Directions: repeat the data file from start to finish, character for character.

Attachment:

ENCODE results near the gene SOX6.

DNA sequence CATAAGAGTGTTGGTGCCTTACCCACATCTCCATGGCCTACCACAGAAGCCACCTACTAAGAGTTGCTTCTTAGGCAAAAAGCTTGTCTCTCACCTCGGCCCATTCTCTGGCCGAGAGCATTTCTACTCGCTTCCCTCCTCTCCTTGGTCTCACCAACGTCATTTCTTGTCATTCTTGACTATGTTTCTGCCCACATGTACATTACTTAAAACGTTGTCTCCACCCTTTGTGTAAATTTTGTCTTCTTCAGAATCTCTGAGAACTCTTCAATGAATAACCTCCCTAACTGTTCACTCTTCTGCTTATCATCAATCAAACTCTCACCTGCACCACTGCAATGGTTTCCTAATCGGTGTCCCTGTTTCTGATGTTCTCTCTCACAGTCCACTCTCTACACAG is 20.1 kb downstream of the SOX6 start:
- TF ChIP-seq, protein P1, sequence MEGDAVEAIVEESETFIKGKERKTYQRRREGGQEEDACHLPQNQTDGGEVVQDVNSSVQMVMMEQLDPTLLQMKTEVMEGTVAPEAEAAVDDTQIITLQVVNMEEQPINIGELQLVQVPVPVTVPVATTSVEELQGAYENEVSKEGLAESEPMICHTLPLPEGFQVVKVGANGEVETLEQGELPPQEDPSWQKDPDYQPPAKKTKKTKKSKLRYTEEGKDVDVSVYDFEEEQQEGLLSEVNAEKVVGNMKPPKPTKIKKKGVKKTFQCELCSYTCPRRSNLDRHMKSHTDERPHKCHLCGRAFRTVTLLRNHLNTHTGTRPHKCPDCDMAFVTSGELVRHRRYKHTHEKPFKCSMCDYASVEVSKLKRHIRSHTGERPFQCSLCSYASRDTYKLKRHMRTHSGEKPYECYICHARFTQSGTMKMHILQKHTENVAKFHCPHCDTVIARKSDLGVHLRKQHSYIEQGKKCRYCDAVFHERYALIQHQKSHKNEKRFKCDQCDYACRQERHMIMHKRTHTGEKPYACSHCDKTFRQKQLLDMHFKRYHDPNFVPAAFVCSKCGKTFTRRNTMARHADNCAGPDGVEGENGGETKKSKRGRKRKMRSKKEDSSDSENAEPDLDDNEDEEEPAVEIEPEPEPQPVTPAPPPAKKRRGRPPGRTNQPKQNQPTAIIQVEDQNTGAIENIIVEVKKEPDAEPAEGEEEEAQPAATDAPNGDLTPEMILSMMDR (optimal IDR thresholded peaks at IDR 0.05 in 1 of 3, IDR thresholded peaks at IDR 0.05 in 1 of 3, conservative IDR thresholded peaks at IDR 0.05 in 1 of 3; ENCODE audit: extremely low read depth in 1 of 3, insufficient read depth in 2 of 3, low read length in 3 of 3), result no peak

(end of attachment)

ENCODE results near the gene SOX6.

DNA sequence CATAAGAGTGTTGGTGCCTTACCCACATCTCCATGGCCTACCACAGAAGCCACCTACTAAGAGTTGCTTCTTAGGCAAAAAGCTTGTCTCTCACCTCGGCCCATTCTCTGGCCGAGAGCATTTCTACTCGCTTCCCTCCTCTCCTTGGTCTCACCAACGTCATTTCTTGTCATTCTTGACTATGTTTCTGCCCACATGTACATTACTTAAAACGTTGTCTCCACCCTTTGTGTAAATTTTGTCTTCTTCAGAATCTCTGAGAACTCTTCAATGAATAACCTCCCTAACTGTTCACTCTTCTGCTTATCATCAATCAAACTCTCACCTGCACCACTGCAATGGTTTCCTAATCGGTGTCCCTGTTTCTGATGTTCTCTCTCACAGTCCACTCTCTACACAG is 20.1 kb downstream of the SOX6 start:
- TF ChIP-seq, protein P1, sequence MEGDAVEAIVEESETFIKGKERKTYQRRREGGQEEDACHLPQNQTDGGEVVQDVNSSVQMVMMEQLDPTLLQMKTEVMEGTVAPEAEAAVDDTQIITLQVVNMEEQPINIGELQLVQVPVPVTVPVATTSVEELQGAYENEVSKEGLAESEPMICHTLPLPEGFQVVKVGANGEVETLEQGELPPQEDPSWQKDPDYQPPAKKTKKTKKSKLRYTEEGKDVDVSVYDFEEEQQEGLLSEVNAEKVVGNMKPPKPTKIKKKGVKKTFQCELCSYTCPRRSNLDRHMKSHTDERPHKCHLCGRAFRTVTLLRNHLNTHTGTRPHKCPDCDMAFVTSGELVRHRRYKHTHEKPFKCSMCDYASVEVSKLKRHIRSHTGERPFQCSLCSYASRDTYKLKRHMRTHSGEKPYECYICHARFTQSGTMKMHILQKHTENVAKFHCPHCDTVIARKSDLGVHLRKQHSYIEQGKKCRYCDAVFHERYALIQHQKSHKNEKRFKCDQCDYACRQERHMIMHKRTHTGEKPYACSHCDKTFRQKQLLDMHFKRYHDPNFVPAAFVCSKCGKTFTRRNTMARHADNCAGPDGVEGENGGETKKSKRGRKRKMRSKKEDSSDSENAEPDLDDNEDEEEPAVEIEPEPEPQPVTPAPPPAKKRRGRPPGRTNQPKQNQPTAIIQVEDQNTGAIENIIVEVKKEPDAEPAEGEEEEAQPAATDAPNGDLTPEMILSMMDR (optimal IDR thresholded peaks at IDR 0.05 in 1 of 3, IDR thresholded peaks at IDR 0.05 in 1 of 3, conservative IDR thresholded peaks at IDR 0.05 in 1 of 3; ENCODE audit: extremely low read depth in 1 of 3, insufficient read depth in 2 of 3, low read length in 3 of 3), result no peak